Unsung Black Heroes from Around the World
Black History Month gives us the opportunity to learn more about Black heroes and the most influential Black people in world history. Recognizing the trials others have overcome that have led us to a brighter future we all benefit from is a key component to better understanding ourselves and others. Black folks are not a monolith and draw from a wide range of cultures and ethnicities that greatly affect their experiences and contributions. Let's discover some unsung Black heroes from across the globe, including unknown Black activists, scientists, ancient leaders, and others who have shaped the world we know today.
We hear a great deal about white explorers but rarely do we learn about the Black people who uncovered and charted new lands. Born in 1866 and orphaned early on, American Matthew Henson challenged the “Adventure Gap” between Black and white outdoorsmen by reaching the North Pole in 1909 with Robert Peary, making the famed explorer’s mission possible. Racial tensions at the time didn’t give Henson the credit he deserved, and the history books left out his contribution to the expedition, making him sadly one of our forgotten African American heroes.
Most people believe that Rosa Parks was the first African American to refuse to give up her seat in a designated “white” section of public transportation. However, as amazing as Parks’ contribution was, Claudette Colvin actually did the same thing nine months earlier at the remarkable age of 15. Colvin was arrested in Montgomery for her protest against segregation during what was at the time called Negro History Week and was a plaintiff in Browder v. Gayle, which overturned bus segregation laws in Alabama.
Bessie Coleman became the first Black and Native American woman to earn a pilot’s license in 1921. She had to take flying lessons in France because both her gender and her race kept her out of US aviation schools. Coleman’s legacy, which inspired other brave women and people wanting to break the colour barrier, lived on after her death. She died in an airplane accident in 1926, and her funeral service was performed by Ida B. Wells-Barnett.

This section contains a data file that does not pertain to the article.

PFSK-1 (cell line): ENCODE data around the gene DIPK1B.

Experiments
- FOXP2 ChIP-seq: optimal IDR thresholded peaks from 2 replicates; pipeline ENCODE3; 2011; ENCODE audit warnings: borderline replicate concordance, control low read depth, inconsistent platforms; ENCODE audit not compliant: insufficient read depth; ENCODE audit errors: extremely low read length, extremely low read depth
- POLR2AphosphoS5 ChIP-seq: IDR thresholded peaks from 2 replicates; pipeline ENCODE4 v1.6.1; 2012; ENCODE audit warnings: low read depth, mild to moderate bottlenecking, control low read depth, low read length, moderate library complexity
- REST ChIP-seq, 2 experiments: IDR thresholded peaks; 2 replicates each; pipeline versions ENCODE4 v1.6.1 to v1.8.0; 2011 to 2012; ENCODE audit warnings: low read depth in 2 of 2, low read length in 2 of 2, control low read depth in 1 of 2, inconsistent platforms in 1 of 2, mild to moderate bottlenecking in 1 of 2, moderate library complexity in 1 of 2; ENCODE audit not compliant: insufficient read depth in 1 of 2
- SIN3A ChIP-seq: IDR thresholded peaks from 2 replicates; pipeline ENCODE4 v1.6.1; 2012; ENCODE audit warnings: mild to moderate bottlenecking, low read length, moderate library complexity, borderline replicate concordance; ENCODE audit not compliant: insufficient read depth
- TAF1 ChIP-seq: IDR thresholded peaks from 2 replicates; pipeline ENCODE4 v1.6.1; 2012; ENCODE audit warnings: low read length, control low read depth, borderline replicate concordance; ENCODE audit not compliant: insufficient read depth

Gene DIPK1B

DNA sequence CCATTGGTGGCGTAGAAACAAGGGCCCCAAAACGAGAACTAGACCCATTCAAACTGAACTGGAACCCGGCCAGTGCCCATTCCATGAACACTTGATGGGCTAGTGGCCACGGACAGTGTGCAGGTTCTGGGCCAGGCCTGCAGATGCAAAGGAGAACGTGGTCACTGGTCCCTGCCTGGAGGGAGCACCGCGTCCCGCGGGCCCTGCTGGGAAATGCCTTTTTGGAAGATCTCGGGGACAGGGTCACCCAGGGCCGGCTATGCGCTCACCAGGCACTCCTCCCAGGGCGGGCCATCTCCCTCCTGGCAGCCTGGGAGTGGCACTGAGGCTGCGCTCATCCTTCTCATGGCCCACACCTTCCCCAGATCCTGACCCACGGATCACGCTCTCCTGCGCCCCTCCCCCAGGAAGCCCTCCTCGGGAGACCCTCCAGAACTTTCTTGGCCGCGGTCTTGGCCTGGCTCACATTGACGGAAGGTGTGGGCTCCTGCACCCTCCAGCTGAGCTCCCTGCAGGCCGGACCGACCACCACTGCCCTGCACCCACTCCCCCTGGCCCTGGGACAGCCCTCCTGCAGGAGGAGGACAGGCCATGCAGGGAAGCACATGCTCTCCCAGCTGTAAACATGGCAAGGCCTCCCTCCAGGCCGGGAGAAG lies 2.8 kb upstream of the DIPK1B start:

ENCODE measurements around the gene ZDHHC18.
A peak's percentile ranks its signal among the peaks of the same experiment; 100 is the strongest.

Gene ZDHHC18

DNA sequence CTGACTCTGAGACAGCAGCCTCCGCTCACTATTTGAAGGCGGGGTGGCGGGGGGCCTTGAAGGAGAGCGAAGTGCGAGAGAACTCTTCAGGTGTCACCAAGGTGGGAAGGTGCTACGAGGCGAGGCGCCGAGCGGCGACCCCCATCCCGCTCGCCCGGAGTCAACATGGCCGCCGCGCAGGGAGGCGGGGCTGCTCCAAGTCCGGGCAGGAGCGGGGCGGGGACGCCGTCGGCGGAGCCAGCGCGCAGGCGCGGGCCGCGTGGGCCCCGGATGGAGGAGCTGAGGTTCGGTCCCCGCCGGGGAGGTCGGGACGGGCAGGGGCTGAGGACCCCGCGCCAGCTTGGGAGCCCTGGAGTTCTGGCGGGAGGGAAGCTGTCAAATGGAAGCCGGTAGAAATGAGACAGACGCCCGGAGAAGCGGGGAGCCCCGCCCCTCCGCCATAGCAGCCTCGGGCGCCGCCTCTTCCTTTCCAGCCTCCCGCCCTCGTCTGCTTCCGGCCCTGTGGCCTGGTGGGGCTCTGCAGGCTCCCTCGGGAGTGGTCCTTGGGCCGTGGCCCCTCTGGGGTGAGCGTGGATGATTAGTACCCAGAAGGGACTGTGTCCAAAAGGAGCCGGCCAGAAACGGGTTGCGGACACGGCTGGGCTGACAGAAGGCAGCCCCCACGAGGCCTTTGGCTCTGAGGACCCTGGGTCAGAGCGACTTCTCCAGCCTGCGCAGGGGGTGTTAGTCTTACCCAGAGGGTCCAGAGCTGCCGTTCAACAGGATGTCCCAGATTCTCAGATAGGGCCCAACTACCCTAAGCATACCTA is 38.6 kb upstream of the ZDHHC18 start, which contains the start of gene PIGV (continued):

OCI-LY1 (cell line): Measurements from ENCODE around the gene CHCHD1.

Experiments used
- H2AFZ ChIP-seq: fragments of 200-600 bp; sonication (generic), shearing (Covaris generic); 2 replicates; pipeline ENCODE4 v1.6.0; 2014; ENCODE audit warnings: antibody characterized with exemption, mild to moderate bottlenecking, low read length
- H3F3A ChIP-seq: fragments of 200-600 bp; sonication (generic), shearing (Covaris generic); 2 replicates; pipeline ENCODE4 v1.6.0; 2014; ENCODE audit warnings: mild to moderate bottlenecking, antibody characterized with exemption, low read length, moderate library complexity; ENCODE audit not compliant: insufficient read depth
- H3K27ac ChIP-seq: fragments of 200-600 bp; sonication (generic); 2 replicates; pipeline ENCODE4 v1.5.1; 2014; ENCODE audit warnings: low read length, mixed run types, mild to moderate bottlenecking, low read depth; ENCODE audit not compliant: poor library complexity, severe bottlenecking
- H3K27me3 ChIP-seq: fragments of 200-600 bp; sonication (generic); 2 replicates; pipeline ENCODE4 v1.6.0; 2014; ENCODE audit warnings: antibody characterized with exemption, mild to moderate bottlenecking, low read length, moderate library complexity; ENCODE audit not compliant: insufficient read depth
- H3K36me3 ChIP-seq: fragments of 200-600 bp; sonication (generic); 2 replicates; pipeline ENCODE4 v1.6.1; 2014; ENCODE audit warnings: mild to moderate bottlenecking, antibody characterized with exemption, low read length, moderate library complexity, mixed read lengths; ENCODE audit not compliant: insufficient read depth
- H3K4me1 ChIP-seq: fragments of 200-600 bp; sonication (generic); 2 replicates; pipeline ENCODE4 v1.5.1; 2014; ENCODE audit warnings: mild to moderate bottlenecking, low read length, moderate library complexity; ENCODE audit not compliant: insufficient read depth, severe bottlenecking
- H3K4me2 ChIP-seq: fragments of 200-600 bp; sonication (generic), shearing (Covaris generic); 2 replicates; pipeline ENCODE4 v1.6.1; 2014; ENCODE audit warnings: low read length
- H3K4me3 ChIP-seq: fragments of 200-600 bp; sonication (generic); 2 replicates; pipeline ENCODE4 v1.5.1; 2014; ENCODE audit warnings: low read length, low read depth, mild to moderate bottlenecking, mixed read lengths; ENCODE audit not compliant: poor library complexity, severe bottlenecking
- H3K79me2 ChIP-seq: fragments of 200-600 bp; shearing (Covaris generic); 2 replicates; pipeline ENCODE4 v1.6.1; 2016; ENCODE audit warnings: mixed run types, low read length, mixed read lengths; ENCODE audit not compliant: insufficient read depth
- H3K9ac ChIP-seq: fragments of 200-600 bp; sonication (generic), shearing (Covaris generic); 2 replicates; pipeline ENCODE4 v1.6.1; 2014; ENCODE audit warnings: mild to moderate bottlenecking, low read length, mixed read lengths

Going back in time, Mansa Musa was the ruler of an enormous African empire from present-day Senegal to Algeria. Also known as Musa I of Mali, Mansa Musa may have been the richest person to have ever lived, and he built sophisticated cities with mosques and universities in the 1300s. After his death in 1337, Mali thrived, even as the Hundred Years’ War saw Europe struggling. James Armistead Lafayette
Have you ever wondered who were the seven Black heroes of the American Revolution? One of them was James Armistead, who worked as a double agent, pretending to be a runaway slave, who were often recruited by the British with promises of freedom. His intel was key in the Siege of Yorktown that ended the war, after which he received his freedom, taking the last name of his trusted General, the Marquis de Lafayette. Frederick McKinley Jones
We don’t often hear of famous Black inventors, but you probably owe the meal on your table to the work of Frederick McKinley Jones. One of his 60 patents was for a roof-mounted truck cooling system that revolutionized food transportation in the 1930s and 1940s. His business, U.S. Thermo Control Company, which later became Thermo King, also helped preserve blood, food, and supplies during World War II. Oscar Devereaux Micheaux
The first African American filmmaker Oscar Devereaux Micheaux was the child of former slaves. He was a pioneer in the film industry, writing, directing, and producing silent films and “talkies,” and he also championed all-Black casts, which was rare in the early 20th century. Micheaux encouraged Black businessmen in Virginia to invest in his films, and when he wasn’t behind the camera, he was busy authoring novels, before heading to New York City to become an integral part of the Harlem Renaissance. Wangari Maathai
The first Black woman to win a Nobel Peace Prize, author, scholar, and activist Wangari Maathai was recognized in 2004 for her environmental work in Kenya. She was also the first woman in East and Central Africa to be awarded a doctorate degree. Her Green Belt Movement planted over 51 million trees since 1977 in Kenya, with the help of the National Council of Women in Kenya.
A leader in the Black feminism movement in Brazil today, Djamila Ribeiro works as an academic and activist. Originally from São Paulo, Ribeiro leads discussions about discrimination and racism on television and online. She became São Paulo’s deputy secretary for Human Rights and Citizenship Affairs in 2016, and in 2019, the BBC named her as one of the 100 most inspirational and influential women in the world.
The world needs more of these heroes and people ready to start the conversation, like Djamila Ribeiro. This is exactly why Tough Convos is here to help you keep the momentum going. We facilitate discussions, programs and training on a wide variety of diversity, equity and inclusion topics for workplaces like yours. Call us at 858-876-8176, or reach out online to get the discussion going.